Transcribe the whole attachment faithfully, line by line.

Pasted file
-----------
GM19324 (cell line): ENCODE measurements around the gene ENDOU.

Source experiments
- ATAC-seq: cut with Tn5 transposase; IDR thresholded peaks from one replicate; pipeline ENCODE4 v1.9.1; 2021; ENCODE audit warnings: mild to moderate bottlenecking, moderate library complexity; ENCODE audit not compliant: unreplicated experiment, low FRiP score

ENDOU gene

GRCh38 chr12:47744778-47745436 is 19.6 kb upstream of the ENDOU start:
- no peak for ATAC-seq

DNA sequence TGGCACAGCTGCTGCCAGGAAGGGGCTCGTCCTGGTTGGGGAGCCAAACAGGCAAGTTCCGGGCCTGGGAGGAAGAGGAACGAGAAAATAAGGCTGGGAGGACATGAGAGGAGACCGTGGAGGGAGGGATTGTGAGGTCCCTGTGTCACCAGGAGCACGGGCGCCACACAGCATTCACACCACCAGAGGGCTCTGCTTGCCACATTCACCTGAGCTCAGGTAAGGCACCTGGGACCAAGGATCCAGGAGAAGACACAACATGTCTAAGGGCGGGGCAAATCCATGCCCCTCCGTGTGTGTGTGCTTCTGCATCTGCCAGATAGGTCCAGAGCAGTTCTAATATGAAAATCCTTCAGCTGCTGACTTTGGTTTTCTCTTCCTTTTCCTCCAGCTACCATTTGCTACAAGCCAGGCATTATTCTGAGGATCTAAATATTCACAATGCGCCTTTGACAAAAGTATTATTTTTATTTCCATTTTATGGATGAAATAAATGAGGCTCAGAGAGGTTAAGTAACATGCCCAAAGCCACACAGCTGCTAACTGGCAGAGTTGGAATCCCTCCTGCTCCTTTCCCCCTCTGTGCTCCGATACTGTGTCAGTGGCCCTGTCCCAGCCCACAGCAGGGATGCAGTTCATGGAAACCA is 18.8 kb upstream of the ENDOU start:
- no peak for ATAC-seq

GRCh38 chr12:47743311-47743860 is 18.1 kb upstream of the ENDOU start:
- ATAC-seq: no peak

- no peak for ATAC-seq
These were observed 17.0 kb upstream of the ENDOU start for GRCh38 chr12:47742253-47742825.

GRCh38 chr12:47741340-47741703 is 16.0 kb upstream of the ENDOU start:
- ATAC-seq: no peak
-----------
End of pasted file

GM19324 (cell line): ENCODE measurements around the gene ENDOU.

Source experiments
- ATAC-seq: cut with Tn5 transposase; IDR thresholded peaks from one replicate; pipeline ENCODE4 v1.9.1; 2021; ENCODE audit warnings: mild to moderate bottlenecking, moderate library complexity; ENCODE audit not compliant: unreplicated experiment, low FRiP score

ENDOU gene

GRCh38 chr12:47744778-47745436 is 19.6 kb upstream of the ENDOU start:
- no peak for ATAC-seq

DNA sequence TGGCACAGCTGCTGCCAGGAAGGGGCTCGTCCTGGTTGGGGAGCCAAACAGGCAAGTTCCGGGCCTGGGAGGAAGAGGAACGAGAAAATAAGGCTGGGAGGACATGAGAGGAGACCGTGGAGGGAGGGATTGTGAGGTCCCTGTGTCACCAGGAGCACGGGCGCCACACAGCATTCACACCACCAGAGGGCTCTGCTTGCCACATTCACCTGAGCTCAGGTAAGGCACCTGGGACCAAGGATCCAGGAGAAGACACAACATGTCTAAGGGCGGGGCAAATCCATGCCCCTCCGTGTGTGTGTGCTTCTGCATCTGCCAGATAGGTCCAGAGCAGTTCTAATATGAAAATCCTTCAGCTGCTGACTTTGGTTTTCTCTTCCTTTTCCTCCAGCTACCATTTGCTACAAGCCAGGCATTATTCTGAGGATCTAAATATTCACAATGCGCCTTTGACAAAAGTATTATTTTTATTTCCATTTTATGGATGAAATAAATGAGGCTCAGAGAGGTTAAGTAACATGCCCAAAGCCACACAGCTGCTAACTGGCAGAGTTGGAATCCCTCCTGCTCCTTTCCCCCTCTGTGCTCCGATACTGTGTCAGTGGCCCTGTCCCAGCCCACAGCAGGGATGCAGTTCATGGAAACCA is 18.8 kb upstream of the ENDOU start:
- no peak for ATAC-seq

GRCh38 chr12:47743311-47743860 is 18.1 kb upstream of the ENDOU start:
- ATAC-seq: no peak

- no peak for ATAC-seq
These were observed 17.0 kb upstream of the ENDOU start for GRCh38 chr12:47742253-47742825.

GRCh38 chr12:47741340-47741703 is 16.0 kb upstream of the ENDOU start:
- ATAC-seq: no peak